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IVF single embryo transfer performs well in birth rate study

13 May 2013

By Dr Katie Howe

Appeared in BioNews 704

The transfer of one pre-screened embryo during IVF leads to birth rates equivalent to transferring two unscreened embryos, indicates new research from the USA.

Preliminary results presented at the American College of Obstetricians and Gynecologists Annual Clinical Meeting revealed that single embryo transfer combined with preimplantation genetic screening (PGS) resulted in fewer twin pregnancies and better health outcomes for both mother and child.

'Single embryo transfer with comprehensive chromosome screening has the potential to be paradigm-shifting and revolutionary in the world of IVF', explained lead researcher Dr Eric Forman, of Reproductive Medicine Associates of New Jersey (RMANJ) at the Robert Wood Johnson Medical School. 'Patients can do single embryo transfer and maintain excellent delivery rates while not taking on the treatment-related risk of multiples', he added.

Infertility treatment currently accounts for 18 percent of twin deliveries in the USA. However, multiple pregnancies carry increased health risks to the mother and child.

In the study 175 women aged 43 or younger received either a single pre-screened chromosomally normal embryo or two unscreened embryos. Results so far indicate equivalent pregnancy rates in the two groups. No twins resulted from single embryo transfers whereas 53 percent of double embryo transfers led to multiple pregnancies.

At present only ten percent of women in the USA opt for an elective single embryo transfer. Dr Forman noted that most women choose to have multiple embryos transferred because they feel that this improves their chances of becoming pregnant. However, as more people become aware of the success rates of single embryo transfer, its popularity as a treatment option may increase.

'The technology exists today to make single embryo transfer the standard of care across age groups, eliminating the vast majority of complications stemming from IVF, while maintaining excellent delivery rates for couples who have struggled with infertility', explained Dr Forman.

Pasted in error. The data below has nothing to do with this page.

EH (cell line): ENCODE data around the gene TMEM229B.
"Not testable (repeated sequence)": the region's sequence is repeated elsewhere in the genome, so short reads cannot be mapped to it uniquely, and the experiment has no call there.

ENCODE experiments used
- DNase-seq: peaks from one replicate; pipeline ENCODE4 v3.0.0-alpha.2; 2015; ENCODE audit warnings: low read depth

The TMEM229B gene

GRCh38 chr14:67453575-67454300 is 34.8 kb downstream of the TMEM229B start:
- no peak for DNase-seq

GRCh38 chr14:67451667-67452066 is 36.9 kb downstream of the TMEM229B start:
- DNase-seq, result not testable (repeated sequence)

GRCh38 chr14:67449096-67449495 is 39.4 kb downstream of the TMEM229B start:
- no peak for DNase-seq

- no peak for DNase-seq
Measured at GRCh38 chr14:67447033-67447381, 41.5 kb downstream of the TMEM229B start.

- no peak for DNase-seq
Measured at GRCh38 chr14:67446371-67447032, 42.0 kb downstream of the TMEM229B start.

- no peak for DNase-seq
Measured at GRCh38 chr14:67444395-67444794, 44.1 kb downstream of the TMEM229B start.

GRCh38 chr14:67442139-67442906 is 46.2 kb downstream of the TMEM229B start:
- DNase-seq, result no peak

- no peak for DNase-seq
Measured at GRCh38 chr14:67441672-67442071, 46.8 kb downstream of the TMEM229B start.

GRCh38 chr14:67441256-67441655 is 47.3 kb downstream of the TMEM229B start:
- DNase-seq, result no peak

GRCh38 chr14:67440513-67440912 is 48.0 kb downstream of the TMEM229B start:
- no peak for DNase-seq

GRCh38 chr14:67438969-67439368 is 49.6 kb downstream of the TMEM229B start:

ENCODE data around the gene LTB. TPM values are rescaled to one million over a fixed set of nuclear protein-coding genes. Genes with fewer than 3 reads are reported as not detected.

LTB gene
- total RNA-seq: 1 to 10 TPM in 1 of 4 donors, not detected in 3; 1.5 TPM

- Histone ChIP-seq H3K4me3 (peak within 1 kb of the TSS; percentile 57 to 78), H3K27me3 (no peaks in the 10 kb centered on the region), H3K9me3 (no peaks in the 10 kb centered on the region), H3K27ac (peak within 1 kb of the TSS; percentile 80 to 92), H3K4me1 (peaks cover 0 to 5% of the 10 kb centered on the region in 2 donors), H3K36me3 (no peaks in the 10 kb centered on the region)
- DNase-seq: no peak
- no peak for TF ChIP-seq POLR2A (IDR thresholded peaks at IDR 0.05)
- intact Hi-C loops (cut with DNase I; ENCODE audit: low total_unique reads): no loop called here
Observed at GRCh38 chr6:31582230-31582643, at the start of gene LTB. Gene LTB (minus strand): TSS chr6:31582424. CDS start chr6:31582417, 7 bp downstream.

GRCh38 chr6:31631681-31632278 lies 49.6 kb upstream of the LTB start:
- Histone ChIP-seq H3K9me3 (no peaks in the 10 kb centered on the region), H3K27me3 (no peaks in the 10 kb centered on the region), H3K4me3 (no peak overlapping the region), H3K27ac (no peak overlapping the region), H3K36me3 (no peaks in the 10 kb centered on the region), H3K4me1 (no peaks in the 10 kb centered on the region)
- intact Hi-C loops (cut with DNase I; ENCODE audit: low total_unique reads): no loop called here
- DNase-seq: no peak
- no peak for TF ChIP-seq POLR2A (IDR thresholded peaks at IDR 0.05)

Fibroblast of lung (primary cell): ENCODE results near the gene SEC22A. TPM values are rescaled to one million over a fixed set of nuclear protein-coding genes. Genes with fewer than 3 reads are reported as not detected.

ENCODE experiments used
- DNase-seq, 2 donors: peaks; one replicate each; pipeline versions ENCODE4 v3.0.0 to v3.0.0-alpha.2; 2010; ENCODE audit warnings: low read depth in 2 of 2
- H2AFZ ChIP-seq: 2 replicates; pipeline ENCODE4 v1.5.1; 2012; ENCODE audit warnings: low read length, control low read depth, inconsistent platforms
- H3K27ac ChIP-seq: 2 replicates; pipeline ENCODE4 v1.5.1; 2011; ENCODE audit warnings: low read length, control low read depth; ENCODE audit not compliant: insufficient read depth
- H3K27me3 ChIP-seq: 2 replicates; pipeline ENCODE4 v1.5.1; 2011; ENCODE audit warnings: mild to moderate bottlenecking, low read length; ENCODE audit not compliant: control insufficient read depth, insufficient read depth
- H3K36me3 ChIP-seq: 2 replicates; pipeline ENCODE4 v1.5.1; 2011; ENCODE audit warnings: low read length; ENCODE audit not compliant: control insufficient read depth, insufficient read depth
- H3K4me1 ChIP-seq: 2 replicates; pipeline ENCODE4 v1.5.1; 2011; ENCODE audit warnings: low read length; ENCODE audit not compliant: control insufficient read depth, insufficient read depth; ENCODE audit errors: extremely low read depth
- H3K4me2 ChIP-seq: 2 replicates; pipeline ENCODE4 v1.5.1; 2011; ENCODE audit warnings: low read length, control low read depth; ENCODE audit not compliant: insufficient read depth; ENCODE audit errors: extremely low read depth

PGS adds an extra cost to fertility treatment in the USA and research is ongoing at RMANJ to establish whether in the USA this cost is offset by the reduced healthcare burden associated with lower risk singleton pregnancies.


US News | 08 May 2013
The American College of Obstetricians and Gynecologists | 08 May 2013


13 January 2014 - by Ruth Saunders 
The last session of PET's annual conference tackled changes in the HFEA's attitude to single embryo transfer (SET) policy, following a recent successful legal challenge... [Read More]
25 November 2013 - by Professor Lisa Jardine 
In stark contrast to reports in the media, the need to reduce the incidence of multiple births following IVF remains, and the policy still stands... [Read More]
02 September 2013 - by Sarah Pritchard 
The cumulative chances of a woman getting pregnant following IVF increase with each treatment cycle until the sixth cycle, after which the increases are minimal, show study results from Australia and New Zealand.... [Read More]
09 July 2013 - by Siobhan Chan 
A new technique using basic equipment to perform IVF could dramatically reduce costs and make the treatment 'universally accessible', say scientists reporting that 12 babies have been born so far from this approach... [Read More]
03 June 2013 - by Professor Jenni Millbank 
Current IVF laws and ethical guidelines on embryo storage in Australia are intrusive and disrespectful. Policies and practices in modern-day IVF do not do enough to acknowledge the emotional significance of embryos... [Read More]

11 February 2013 - by Matthew Thomas 
Figures released by the UK's Human Fertilisation and Embryology Authority reveal the number of IVF cycles performed each year has continued to rise while the overall multiple pregnancy and birth rate has declined.... [Read More]
09 July 2012 - by Dr Gabrielle Samuel 
Single embryo transfer reduces the risk of death within a month of birth for babies conceived via IVF, according to an Australian study... [Read More]
02 July 2012 - by Dr Sarah Spain 
For the first time, researchers in the USA have calculated cumulative success rates of infertility treatments that use IVF or assisted reproductive technologies (ART), and have showed that overall success rates come close to that of natural conception.... [Read More]
11 June 2012 - by James Brooks 
Use of assisted reproductive technologies like IVF carry with them an increased risk of complications for mother and child, a report from the Royal College of Obstetricians and Gynaecologists highlights... [Read More]

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